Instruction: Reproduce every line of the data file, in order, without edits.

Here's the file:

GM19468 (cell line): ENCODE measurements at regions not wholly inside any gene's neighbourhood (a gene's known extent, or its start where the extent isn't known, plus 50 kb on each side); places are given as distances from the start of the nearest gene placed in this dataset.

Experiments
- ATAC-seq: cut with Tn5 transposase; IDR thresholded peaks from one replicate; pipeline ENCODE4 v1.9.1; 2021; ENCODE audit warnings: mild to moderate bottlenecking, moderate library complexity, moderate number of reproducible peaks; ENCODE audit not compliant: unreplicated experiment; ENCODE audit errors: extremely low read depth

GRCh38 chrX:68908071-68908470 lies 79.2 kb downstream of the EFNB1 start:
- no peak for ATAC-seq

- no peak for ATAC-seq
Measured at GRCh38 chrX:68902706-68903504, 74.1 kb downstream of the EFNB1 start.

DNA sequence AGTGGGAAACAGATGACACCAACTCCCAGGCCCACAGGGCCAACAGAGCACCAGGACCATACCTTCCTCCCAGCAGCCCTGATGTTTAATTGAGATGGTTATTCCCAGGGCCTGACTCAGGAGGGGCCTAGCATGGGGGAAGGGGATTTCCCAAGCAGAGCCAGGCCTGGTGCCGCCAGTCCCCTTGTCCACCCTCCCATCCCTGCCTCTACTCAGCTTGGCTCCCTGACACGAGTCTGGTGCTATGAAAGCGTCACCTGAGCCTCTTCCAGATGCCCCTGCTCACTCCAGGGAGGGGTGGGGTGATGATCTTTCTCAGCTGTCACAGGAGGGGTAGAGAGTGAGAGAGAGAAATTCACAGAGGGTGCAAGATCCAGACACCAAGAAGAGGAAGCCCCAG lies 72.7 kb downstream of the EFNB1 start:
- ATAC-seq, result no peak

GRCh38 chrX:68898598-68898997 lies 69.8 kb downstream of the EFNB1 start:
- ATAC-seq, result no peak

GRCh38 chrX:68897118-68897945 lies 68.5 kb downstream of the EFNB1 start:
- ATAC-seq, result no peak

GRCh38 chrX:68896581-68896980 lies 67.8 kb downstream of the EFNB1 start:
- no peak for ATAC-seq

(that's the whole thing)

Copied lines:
GM19468 (cell line): ENCODE measurements at regions not wholly inside any gene's neighbourhood (a gene's known extent, or its start where the extent isn't known, plus 50 kb on each side); places are given as distances from the start of the nearest gene placed in this dataset.

Experiments
- ATAC-seq: cut with Tn5 transposase; IDR thresholded peaks from one replicate; pipeline ENCODE4 v1.9.1; 2021; ENCODE audit warnings: mild to moderate bottlenecking, moderate library complexity, moderate number of reproducible peaks; ENCODE audit not compliant: unreplicated experiment; ENCODE audit errors: extremely low read depth

GRCh38 chrX:68908071-68908470 lies 79.2 kb downstream of the EFNB1 start:
- no peak for ATAC-seq

- no peak for ATAC-seq
Measured at GRCh38 chrX:68902706-68903504, 74.1 kb downstream of the EFNB1 start.

DNA sequence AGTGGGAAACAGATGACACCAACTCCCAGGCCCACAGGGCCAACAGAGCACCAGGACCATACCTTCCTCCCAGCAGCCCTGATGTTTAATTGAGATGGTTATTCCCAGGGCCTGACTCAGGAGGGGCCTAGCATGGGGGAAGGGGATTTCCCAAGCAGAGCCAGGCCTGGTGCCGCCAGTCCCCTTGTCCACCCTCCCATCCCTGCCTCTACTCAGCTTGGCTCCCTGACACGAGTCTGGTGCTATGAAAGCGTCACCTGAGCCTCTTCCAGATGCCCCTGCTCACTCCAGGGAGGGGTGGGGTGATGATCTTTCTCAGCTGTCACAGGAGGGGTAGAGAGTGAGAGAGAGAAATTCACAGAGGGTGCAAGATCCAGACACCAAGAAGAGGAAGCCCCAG lies 72.7 kb downstream of the EFNB1 start:
- ATAC-seq, result no peak

GRCh38 chrX:68898598-68898997 lies 69.8 kb downstream of the EFNB1 start:
- ATAC-seq, result no peak

GRCh38 chrX:68897118-68897945 lies 68.5 kb downstream of the EFNB1 start:
- ATAC-seq, result no peak

GRCh38 chrX:68896581-68896980 lies 67.8 kb downstream of the EFNB1 start:
- no peak for ATAC-seq